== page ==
Sunday, March 05, 2017

There is plenty to talk about when it comes to manufacturing steel the industry faces criticism by others that actually want clear air and water.

The American Iron and Steel Institute Board Meeting (click here)

ArcelorMittal (click here)
As the world’s leading steel and mining company, our business operations extend from the mining of iron ore and coal to the production of the full range of steel products and services.
In 2015, we produced 73.7 million tonnes of iron ore and 6.29 million tonnes of coking coal, a form of carbonised coal burned in blast furnaces to melt iron.

In the week ending February 25, 2017, (click here) domestic raw steel production was 1,770,000 net tons while the capability utilization rate was 74.7 percent. Production was 1,709,000 net tons in the week ending February 25, 2016 while the capability utilization then was 73.1 percent. The current week production represents a 3.6 percent increase from the same period in the previous year. Production for the week ending February 25, 2017 is up 0.2 percent from the previous week ending February 18, 2017 when production was 1,766,000 net tons and the rate of capability utilization was 74.6 percent.

The industry is doing just fine. I am confident in the digital age there is significant efficiency added to these processes. There is no reason to FEEL SORRY for the industry as Republicans CHRONICALLY do to win votes. It is nonsense. These industries have been around for decades. I am confident they have no need for people to feel sorry for them or practice pandering politics.

Accounting for a Sustainable Future, Research Brief, June 2014 (click here)

8 The environmental impact of steel production

Steel production has a number of impacts on the environment, including air emissions (CO, SOx, NOx, PM2), wastewater contaminants, hazardous wastes, and solid wastes. The major environmental impacts from integrated steel mills are from coking and iron-making.

Climate change

Virtually all of the greenhouse gas emissions associated with steel production are from the carbon dioxide emissions related to energy consumption.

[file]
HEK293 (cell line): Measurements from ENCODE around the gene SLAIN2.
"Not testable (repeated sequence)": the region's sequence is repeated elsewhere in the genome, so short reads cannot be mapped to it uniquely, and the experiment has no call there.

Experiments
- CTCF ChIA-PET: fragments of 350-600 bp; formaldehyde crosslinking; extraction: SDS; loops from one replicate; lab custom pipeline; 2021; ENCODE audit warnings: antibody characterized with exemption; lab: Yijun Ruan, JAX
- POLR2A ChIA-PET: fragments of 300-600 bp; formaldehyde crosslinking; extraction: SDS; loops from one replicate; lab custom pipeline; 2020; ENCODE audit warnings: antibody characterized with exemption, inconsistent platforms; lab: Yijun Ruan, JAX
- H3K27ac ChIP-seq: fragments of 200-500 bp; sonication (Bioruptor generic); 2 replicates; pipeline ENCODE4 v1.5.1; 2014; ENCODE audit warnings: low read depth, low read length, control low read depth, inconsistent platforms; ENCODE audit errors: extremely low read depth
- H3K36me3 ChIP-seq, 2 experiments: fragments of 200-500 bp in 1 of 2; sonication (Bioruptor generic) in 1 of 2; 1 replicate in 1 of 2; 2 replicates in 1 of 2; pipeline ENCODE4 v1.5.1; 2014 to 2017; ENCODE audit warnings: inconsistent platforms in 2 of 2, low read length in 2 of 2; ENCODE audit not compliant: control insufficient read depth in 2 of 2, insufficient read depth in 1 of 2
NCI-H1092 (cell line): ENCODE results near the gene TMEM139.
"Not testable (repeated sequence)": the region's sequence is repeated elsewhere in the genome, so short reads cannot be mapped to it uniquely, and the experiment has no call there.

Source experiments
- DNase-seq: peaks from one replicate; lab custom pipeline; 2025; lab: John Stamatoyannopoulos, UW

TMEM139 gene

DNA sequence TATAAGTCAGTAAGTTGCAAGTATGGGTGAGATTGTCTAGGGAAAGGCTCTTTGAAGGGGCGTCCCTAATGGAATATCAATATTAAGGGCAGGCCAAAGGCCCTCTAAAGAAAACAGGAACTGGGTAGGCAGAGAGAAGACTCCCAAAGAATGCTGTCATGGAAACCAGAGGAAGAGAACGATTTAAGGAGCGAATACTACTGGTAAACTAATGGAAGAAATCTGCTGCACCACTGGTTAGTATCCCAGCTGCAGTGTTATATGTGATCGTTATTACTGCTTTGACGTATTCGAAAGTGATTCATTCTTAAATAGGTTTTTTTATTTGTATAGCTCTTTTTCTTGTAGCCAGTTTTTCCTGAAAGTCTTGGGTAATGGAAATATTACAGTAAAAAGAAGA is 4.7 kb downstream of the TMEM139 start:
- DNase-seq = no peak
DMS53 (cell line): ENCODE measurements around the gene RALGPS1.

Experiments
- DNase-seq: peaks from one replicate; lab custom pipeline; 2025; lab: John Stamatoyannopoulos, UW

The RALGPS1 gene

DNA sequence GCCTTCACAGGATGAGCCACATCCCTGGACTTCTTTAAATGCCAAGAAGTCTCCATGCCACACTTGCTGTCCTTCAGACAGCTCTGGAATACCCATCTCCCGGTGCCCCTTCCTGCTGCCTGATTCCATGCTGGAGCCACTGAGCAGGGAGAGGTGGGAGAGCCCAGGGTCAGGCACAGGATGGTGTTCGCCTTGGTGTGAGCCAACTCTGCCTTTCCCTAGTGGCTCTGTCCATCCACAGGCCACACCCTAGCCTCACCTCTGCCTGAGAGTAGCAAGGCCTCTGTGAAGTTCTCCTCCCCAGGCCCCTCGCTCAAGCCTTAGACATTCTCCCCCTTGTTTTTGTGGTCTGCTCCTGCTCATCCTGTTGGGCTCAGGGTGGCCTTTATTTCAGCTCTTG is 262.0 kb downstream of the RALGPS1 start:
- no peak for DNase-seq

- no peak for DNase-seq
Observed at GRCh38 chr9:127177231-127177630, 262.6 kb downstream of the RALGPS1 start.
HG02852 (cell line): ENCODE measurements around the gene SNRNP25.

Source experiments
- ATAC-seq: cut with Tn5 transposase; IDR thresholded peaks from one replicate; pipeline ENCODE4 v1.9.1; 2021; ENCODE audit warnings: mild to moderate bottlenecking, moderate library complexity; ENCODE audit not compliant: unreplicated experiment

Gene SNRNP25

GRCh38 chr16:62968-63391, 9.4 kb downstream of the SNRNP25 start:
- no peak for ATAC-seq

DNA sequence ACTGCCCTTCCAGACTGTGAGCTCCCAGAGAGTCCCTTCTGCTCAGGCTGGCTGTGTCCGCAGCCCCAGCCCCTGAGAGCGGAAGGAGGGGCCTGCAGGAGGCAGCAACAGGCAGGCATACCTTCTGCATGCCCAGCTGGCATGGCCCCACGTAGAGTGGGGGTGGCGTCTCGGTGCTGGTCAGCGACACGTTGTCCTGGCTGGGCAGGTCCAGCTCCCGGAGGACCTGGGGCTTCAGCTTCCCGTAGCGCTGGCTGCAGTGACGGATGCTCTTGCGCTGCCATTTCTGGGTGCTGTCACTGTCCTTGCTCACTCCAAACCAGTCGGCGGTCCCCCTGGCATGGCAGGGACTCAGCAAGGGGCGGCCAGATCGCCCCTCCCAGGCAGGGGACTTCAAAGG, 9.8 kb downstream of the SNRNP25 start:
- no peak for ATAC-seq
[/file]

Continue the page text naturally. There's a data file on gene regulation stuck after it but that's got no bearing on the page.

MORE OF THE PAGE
Emissions to air

Coke production is one of the major pollution sources from steel production. Air emissions such as coke oven gas, naphthalene, ammonium compounds, crude light oil, sulfur and coke dust are released from coke ovens. 

Emissions to water

Water emissions come from the water used to cool coke after it has finished baking. Quenching water becomes contaminated with coke breezes and other compounds. While the volume of contaminated water can be great, quenching water is fairly easy to reuse. Most pollutants can be removed by filtration.


Slag, the limestone and iron ore impurities collected at the top of the molten iron, make up the largest portion of iron-making by-products. Sulfur dioxide and hydrogen sulfide are volatized and captured in air emissions control equipment and the residual slag is sold to the construction industry. While this is not a pollution prevention technique, the solid waste does not reach landfills.
Gaseous emissions and metal dust are the most prominent sources of waste from electric arc furnaces.
The last thing any political leader should do is feel sorry for an industry. It inhibits innovation and invention.

"Green Steel" - New Steelmaking Process Lowers Greenhouse Gas Emissions, Cuts Cost and Improves Quality

May 13th of 2013
By James Ayre

But now, (click here) a new process developed by researchers at MIT looks like it may be able to address this, greatly reducing the greenhouse gas emissions associated with steel production, while also lowering costs and improving the purity/quality of the steel. A “win, win, win” proposition, as the researchers put it....

There is absolutely no reason for political foot dragging in regard to pollution control and control of greenhouse gases. There are answers by some of the finest scientists in this country and the world.

There is no reason to put off protections of Earth's climate OR cutting costs of steel production. There is no reason to separate the fact modern technology can do it all, improve quality, cut costs and lower emissions.